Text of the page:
The country’s Minister for Green Environment, Krista Mikkonen describes the situation rather clearly: “We know today that climate change is a reality in Finland, that this part of the world has already warmed up by two degrees Celsius.” The effects of this can already be observed very specifically in nature: “New species, birds and trees, are migrating, and species that previously only existed in southern Finland suddenly appear further north. And with the warming, new diseases are also emerging Animals and plants. ” Finland has particularly ambitious climate targets to halt this development. As in many other areas, the Finns are setting the pace in Europe when it comes to CO2 savings: In addition to wind power and e-mobility, the Finns also rely on geothermal energy.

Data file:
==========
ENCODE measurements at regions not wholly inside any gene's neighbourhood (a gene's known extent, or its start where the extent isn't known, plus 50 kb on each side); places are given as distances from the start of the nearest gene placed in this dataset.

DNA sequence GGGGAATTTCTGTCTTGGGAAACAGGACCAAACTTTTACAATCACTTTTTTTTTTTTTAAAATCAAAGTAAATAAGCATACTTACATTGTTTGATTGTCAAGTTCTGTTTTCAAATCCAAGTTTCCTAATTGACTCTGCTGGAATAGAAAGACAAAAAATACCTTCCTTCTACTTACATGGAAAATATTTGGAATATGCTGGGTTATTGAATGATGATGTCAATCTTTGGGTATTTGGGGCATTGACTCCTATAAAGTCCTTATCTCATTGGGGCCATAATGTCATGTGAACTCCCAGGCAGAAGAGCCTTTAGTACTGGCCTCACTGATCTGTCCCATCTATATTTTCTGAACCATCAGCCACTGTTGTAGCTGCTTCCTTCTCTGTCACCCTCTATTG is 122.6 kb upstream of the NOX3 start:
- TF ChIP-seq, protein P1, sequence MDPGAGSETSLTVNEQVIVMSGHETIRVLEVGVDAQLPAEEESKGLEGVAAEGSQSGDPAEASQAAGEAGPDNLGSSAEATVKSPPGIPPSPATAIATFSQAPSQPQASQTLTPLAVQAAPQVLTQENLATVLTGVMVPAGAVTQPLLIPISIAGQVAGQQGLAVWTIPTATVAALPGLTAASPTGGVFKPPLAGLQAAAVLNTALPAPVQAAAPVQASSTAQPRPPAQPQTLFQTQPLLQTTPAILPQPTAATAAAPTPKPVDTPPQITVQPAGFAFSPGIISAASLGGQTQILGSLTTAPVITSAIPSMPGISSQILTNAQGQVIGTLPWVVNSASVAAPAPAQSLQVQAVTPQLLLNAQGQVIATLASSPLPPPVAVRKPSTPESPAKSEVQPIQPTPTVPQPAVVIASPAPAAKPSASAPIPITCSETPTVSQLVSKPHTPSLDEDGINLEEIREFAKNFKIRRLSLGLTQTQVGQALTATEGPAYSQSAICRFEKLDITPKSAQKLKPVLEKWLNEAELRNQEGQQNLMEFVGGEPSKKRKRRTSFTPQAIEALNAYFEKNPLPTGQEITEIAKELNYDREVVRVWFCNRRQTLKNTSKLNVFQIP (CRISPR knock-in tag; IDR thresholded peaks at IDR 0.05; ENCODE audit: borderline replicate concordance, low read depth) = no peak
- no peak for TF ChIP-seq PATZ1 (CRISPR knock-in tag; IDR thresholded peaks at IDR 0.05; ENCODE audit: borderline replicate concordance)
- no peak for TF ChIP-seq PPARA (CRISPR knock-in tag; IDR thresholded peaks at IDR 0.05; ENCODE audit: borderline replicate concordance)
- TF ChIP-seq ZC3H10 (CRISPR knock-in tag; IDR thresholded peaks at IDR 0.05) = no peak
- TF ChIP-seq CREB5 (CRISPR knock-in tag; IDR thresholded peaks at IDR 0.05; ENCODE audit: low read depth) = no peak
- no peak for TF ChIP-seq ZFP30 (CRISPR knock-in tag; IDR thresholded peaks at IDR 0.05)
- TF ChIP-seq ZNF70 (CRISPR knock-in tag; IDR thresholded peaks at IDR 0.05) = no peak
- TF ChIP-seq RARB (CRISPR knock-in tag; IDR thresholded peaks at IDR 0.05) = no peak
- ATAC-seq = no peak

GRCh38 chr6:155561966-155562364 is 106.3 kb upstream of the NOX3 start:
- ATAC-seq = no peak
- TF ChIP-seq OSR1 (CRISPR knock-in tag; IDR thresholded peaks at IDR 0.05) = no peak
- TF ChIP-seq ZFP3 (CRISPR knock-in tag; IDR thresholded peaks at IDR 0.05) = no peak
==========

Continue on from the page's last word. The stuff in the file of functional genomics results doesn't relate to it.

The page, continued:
In Espoo in southern Finland, Matti Pentti stands in front of a 40-meter-high crane with a protective helmet and goggles on which a huge drill pipe hangs. Pentti used to be a shipbuilder, today he works for ST1. The energy company, based in Helsinki, operates over 1,400 filling stations in Scandinavia and Poland and has its own oil refinery – an obsolete model of the fossil fuel age, it seems. Matti Pentti, however, has little to do with oil and gasoline. The topic that concerns the 57-year-old is geothermal energy: “What we are seeing here is the world’s deepest geothermal borehole that has ever been made. We are here for the first time able to penetrate a depth of six kilometers for commercial purposes and want to produce district heating with the system from mid-2021. There are certainly deeper wells.